An executive predicted that Netflix could weather the storm, pointing to Reed Hastings’ public flip-flop on the failed Qwikster DVD rental spinoff that took place a decade ago.
Netflix dominating the conversation at a festival in Canada seemed fitting as the nation is the latest venue for all of the regulatory battles facing the streamer. Members of the Canadian government, producers and trade bodies are currently pushing through Parliament a bill, titled C11, which would ensure that broadcasters must order a certain amount of local content and meet Canadian content obligations (known as of CanCon) set by the government.
The likes of Canadian Heritage Minister Pablo Rodriguez and Canadian Radio-Television and Telecommunications Commission Chairman Ian Scott were in Banff to advocate for C11 while in private Canadian industry figures protest against the activity of Netflix in the country. One said Canada was treated as a “production services industry”, adding: “If they want to profit from our country, they have to make shows about Canada by Canadians”.
That can’t be what was on their minds in 2019, when Netflix signed a controversial deal with the government that meant it wouldn’t pay tax until 2023 and in return spend C$500 million ($383 million). dollars) in English and French content. from the country. Also worth noting is Netflix’s biggest Canadian series, Schitt’s Streamwas created by CBC and the streamer didn’t board the show until the third season.
With a similar battle raging in Israel, as Deadline recently revealed, it’s no surprise to hear that Netflix is pushing back.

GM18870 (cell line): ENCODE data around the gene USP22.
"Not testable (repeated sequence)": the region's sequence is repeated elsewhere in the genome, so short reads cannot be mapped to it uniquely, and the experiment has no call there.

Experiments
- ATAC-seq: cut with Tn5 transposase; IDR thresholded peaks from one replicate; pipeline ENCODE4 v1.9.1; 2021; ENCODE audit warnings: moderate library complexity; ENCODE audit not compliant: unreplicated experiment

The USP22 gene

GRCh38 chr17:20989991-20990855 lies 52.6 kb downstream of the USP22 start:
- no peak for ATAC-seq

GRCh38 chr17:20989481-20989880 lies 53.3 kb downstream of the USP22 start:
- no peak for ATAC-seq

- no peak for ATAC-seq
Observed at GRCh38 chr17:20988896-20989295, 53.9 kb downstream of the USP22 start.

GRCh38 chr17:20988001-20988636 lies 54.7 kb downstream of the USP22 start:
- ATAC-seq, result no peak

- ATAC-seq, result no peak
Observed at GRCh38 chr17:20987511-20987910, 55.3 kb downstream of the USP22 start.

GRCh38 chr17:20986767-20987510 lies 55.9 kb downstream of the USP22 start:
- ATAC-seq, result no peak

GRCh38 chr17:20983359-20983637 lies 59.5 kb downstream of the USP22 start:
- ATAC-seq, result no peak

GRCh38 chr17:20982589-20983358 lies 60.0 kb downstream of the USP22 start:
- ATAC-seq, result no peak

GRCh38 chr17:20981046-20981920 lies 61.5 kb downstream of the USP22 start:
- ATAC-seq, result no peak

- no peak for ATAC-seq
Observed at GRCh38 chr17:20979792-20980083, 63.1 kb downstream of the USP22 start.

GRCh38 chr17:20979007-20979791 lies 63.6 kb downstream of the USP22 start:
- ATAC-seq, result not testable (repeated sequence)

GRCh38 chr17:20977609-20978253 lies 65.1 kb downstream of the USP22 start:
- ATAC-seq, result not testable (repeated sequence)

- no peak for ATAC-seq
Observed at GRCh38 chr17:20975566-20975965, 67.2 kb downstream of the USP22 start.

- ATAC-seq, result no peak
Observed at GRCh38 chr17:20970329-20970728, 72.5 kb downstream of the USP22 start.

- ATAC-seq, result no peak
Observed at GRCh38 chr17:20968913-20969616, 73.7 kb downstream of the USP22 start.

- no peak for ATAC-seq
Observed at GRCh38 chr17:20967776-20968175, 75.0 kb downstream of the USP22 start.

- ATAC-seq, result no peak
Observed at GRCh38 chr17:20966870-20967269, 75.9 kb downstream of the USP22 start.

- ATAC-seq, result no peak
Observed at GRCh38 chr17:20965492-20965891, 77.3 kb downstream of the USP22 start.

Giving recent evidence to the heritage committee, Netflix Canada director of public policy Stéphane Cardin, who was doing the same work for the Canada Media Fund, said the streamer had spent $3.5 billion on movies and Canadian series since 2017.
“We remain concerned about a rigid approach that would simply transpose current regulatory requirements from Canadian broadcast groups to online streaming services,” he said, noting that Netflix would not have the flexibility to meet its obligations in areas such as news and sports and that titles produced or solely financed by Netflix would still not be eligible.
“It wouldn’t create a level playing field, nor would it be fair or equitable,” he added.
Back in Banff, the curators of Peter Frielander’s scripted series team told an engaged crowd that they were currently traveling the country meeting with producers, while factoring in market rates to avoid causing a stir. fiscal inflation that has beset other markets such as the UK.
The debate reflects the problems Netflix may continue to encounter as it delves deeper into local territories in search of the next squid game, Lupine Where Money theft.
More generally, the battle for the streamer to find his place comfortably seated at the top of the tree is well and truly on.
“There are so many ways to consume content now,” a senior industry source said. “What happens to Netflix in the long term? It’s hard to say.”